Loneliness in individuals over 60 years of age appears associated with increased risk of functional decline and death, according to a report published Online First by Archives of Internal Medicine, a JAMA Network publication.1
In older persons, loneliness can be a common source of distress and impaired quality life, according to the study background.
Carla M. Perissinotto, M.D., M.H.S., of the University of California, San Francisco, and colleagues examined the relationship between loneliness and risk of functional decline and death in older individuals in a study of 1,604 participants in the Health and Retirement Study.
The participants (average age 71) were asked if they felt left out, isolated or a lack of companionship. Of the participants, 43.2 percent reported feeling lonely, which was defined as reporting one of the loneliness items at least some of the time, according to the study results.
Loneliness was associated with an increased risk of death over the six-year follow-up period (22.8 percent vs. 14.2 percent), the results indicate. Loneliness also was associated with functional decline, including participants being more likely to experience decline in activities of daily living (24.8 percent vs. 12.5 percent), develop difficulties with upper extremity tasks (41.5 percent vs. 28.3 percent) and difficulty in stair climbing (40.8 percent vs. 27.9 percent).
“Loneliness is a common source of suffering in older persons. We demonstrated that it is also a risk factor for poor health outcomes including death and multiple measures of functional decline,” the authors comment.
The authors conclude their study could have important public health implications.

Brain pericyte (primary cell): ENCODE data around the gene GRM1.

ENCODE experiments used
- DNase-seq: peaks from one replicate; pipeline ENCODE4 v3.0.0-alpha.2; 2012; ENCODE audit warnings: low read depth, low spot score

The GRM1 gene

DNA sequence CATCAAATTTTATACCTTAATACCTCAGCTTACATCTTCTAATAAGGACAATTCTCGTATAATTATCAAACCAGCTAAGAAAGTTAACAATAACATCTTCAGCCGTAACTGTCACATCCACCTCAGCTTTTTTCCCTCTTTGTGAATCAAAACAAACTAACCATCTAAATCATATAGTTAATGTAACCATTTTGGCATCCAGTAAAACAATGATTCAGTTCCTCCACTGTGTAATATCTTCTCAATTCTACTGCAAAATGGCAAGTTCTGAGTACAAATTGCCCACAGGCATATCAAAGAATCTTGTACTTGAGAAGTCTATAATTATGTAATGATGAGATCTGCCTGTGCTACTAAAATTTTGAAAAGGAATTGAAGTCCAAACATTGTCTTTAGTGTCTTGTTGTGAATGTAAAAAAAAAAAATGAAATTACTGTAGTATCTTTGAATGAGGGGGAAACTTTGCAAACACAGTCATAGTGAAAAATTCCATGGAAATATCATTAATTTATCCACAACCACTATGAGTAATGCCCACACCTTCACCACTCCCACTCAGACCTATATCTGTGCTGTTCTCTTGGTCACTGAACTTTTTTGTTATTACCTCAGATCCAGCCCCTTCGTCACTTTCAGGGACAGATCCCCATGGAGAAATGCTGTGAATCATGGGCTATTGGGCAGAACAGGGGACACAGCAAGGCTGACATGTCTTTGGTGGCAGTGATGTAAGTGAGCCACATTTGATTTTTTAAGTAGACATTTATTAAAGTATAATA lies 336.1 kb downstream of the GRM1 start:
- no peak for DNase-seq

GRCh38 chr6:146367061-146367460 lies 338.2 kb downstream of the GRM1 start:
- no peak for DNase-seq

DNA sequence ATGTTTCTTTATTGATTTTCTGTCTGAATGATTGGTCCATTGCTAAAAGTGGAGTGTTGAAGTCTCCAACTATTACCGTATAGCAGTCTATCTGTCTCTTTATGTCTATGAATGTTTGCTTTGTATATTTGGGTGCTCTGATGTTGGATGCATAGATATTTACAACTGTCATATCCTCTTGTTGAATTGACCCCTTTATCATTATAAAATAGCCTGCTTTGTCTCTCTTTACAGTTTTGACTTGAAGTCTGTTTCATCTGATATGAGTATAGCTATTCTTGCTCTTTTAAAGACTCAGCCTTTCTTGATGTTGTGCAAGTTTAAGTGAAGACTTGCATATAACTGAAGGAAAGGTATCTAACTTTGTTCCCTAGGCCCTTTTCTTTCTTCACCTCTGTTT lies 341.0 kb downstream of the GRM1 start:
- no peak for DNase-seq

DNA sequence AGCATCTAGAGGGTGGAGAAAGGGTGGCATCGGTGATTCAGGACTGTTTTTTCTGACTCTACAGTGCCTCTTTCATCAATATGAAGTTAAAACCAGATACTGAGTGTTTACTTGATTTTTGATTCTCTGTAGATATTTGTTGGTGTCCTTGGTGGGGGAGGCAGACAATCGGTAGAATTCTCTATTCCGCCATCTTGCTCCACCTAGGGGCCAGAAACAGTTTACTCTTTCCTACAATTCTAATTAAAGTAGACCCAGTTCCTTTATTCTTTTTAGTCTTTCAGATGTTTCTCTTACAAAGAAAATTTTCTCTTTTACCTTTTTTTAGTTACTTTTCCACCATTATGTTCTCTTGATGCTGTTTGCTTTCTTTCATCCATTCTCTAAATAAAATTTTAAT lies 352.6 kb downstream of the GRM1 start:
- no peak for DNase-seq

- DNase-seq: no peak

“Assessment of loneliness is not routine in clinical practice and it may be viewed as beyond the scope of medical practice. However, loneliness may be as an important of a predictor of adverse health outcomes as many traditional medical risk factors,” the researchers note. “Our results suggest that questioning older persons about loneliness may be a useful way of identifying elderly persons at risk of disability and poor health outcomes.”
In an invited commentary, Emily M. Bucholz, M.P.H., and Harlan M. Krumholz, M.D., S.M., of the Yale University School of Medicine, New Haven, Conn., write: “Social support – few concepts in epidemiology have proven more elusive to define.”2
“As we look forward to future studies on social support, the importance of clarifying the mechanisms by which this amorphous concept influences health becomes clear,” they continue.
“Loneliness is a negative feeling that would be worth addressing even if the condition had no health implications. Nevertheless, with regard to health implications, scientists examining social support should build on studies such as those published in this issue and be challenged to investigate mechanisms as well as practical interventions that can be used to address the social factors that undermine health,” the authors conclude.
1. (Arch Intern Med. Published online June 18, 2012. doi:10.1001/archinternmed.2012.1993.
2. (Arch Intern Med. Published online June 18, 2012. doi:10.1001/archinternmed.2012.2649.